Most common Covid symptoms have CHANGED, docs warn – here’s what they areJune 14, 2021
THE TWO main symptoms of Covid have changed, research shows.
For over a year, people have been alert to a new cough, loss of smell and taste and a high temperature.
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But this now appears to be outdated and it could be causing undiagnosed people to spread the virus further.
The signs to look for now are a headache and sore throat, according to data.
A leading professor says the Delta variant, first identified in India, seems to “working slightly differently”.
However, it could be because Covid is currently causing an epidemic in young people, and symptoms are known to vary by age group.
The ZOE Covid Symptom Study has been tracking the Covid outbreak since March 2020, with millions of Brits reporting their symptoms on an app.
Prof Tim Spector, the lead on the study, told The Telegraph: “Since the start of May, we’ve been looking at the top symptoms and they are not the same as they were.
“Number one is headache followed by sore throat, runny nose and fever.
“All those are not the old classic symptoms, number five is cough, so it’s rarer and we don’t even see loss of smell coming into the top 10 anymore.
“This variant seems to be working slightly differently.”
A headache affects 66 per cent of people with Covid, according to symptoms reported by app users.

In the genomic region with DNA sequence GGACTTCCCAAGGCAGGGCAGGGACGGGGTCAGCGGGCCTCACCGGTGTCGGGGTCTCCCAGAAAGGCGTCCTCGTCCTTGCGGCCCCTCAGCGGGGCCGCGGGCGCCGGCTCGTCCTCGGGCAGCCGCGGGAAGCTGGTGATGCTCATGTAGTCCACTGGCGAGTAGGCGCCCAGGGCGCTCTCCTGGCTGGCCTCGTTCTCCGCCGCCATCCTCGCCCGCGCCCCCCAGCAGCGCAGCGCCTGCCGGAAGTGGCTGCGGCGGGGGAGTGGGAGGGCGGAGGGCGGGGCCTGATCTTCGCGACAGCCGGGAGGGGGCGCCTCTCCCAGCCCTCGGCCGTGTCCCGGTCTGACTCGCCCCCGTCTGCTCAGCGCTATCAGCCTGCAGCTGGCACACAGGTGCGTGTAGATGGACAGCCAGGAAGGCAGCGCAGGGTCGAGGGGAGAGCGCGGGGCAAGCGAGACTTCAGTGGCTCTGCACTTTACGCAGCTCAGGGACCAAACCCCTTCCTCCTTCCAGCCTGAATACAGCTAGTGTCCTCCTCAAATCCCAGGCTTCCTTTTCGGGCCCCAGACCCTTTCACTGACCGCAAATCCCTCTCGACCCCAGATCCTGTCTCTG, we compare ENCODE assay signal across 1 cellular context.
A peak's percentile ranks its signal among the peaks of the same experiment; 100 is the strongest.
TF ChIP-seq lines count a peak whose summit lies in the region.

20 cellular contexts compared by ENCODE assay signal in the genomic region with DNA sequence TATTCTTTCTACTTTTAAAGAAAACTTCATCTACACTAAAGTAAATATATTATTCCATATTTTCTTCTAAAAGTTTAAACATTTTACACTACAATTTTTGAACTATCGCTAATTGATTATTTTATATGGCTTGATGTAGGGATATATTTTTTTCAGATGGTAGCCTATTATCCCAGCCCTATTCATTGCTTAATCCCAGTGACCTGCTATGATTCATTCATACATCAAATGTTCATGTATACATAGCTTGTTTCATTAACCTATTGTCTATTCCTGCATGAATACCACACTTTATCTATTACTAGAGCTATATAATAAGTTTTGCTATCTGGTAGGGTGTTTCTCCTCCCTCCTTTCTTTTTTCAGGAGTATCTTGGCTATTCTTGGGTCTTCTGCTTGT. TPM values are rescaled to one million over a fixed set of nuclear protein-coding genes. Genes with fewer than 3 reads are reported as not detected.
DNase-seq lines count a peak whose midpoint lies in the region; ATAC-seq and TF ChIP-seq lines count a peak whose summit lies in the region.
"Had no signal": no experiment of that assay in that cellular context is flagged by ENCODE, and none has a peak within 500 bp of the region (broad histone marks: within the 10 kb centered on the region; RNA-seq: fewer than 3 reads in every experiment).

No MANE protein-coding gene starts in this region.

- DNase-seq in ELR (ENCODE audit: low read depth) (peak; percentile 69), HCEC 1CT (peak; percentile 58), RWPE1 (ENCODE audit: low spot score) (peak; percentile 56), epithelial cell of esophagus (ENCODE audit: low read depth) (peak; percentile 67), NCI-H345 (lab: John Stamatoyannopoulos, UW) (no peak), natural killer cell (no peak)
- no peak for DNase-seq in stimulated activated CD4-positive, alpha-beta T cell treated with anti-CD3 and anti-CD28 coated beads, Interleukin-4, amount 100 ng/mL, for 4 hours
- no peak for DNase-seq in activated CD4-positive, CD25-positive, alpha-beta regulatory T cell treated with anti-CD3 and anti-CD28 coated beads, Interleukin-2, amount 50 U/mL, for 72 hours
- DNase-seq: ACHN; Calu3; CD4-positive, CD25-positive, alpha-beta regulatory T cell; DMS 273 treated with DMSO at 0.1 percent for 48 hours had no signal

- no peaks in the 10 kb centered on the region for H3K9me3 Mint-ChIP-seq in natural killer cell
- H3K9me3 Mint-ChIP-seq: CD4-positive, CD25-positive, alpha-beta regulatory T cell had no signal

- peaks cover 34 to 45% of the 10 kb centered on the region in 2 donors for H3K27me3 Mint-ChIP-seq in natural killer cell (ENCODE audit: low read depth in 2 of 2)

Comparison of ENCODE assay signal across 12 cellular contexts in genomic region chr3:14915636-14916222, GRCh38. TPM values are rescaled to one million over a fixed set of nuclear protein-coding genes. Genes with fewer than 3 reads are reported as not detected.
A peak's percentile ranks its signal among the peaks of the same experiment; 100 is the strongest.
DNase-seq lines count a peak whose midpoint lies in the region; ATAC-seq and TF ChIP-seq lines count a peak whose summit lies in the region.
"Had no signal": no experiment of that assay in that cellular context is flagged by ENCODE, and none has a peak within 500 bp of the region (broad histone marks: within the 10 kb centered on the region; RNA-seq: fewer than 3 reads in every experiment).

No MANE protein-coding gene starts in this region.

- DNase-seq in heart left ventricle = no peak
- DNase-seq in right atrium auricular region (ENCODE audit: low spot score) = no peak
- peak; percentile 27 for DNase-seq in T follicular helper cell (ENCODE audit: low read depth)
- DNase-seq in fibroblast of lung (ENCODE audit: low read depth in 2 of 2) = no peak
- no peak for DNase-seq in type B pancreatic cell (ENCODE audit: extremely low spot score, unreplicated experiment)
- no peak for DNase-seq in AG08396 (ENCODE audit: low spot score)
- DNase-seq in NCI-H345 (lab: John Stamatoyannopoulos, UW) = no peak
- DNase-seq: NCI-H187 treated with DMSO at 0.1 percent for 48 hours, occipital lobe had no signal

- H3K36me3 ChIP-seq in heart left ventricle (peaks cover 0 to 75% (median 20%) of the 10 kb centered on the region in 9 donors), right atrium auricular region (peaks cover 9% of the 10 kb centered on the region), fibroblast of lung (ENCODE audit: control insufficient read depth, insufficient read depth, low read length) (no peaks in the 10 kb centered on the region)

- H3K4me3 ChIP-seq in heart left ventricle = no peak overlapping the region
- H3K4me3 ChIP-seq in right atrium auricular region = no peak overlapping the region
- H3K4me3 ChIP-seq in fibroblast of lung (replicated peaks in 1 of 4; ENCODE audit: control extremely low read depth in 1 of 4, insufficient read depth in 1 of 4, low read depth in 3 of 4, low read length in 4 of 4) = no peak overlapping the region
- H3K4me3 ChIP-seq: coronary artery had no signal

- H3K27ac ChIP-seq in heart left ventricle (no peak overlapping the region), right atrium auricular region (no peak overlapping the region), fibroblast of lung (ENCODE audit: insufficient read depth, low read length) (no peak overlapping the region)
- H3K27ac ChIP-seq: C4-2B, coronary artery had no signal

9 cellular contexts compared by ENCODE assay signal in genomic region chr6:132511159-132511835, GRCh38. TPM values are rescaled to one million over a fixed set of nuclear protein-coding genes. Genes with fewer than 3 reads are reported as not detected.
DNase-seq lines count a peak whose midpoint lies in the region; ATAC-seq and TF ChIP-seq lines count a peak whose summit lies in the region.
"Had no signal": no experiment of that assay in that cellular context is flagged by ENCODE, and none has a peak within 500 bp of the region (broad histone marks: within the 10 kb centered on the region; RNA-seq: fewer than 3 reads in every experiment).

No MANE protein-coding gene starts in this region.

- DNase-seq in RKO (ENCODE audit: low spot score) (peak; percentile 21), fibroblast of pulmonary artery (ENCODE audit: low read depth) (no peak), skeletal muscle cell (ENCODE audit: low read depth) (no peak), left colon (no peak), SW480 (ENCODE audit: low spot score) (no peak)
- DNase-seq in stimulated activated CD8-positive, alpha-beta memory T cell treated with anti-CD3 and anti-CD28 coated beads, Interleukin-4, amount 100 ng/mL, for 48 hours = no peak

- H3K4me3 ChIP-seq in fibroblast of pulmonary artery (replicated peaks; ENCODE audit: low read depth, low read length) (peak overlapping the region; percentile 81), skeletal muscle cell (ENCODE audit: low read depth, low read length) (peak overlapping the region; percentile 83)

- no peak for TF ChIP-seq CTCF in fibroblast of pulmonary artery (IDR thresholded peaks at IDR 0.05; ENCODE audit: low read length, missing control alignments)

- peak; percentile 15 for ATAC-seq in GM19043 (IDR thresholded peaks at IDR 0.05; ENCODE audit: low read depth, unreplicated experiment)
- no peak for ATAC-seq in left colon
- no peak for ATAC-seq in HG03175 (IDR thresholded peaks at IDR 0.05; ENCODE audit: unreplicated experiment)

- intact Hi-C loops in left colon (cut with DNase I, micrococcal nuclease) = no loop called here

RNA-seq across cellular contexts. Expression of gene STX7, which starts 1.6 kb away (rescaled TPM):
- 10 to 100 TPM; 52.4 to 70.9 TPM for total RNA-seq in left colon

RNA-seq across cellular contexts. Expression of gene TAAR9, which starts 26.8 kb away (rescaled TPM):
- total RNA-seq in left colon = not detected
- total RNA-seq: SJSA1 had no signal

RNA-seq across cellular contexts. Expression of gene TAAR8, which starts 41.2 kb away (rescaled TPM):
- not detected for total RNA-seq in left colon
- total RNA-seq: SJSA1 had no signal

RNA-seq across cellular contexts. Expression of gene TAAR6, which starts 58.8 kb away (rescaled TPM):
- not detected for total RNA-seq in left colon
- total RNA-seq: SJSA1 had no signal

Sore throat (53 per cent) and runny nose (49 per cent) follow behind.
A loss of taste or smell is no longer in the top 10 symptoms, the app has recently found.
Another leading infection survey in the UK found in February Covid is defined by symptoms of chills, loss of appetite, headache and muscle aches.
These four signs were together most strongly linked with being infected, according to the Imperial College London-led REACT study.
Prof Spector fears that many youngsters may be undiagnosed and spreading the virus further.
The NHS says you should get a free Covid test if you have at least one of the three main symptoms of cough, temperature and loss of taste/smell.
But doctors – including Prof Spector – have long called for the list to be expanded and therefore catch more infected people.
Prof Spector continued: “Covid is acting differently now it’s more like a cold in this younger population and people aren’t realising this, and people might think they’ve got some sort of seasonal cold and they still go out to parties and they might spread it around.”
The Delta Covid variant has spread like wildfire across the UK within a matter of weeks.
It has the advantage of being more easily spread, by 60 per cent, and able to dodge vaccine immunity to some extent.
Because millions of under 30s are still not jabbed, and restrictions have been eased, it’s given the variant the perfect conditions to spread.
Cases are highest – and fastest growing – among those in their 20s.
Data from Public Health England shows cases have doubled in this age group, from 54 to 121 cases per 100,000 people.
Infections have also risen from 47 to 72 per 100,000 in people in their 30s.
Prof Spector said last week it was “clear that this is an epidemic among the unvaccinated and partially vaccinated populations in the UK”.
“And, due to the way vaccines have been rolled out, is largely affecting younger generations”, he warned.
It comes as Brits expect the Prime Minister to announce a delay in the June 21 unlocking.
Health minister Ed Argar said the hope is to use a month-long window to get 10 million second jabs into arms.
But he admitted Boris Johnson could be forced to put back the end of lockdown until August.
Foreign secretary Dominic Raab also warned he couldn't provide an "absolute guarantee" restrictions will definitely be lifted on July 19.
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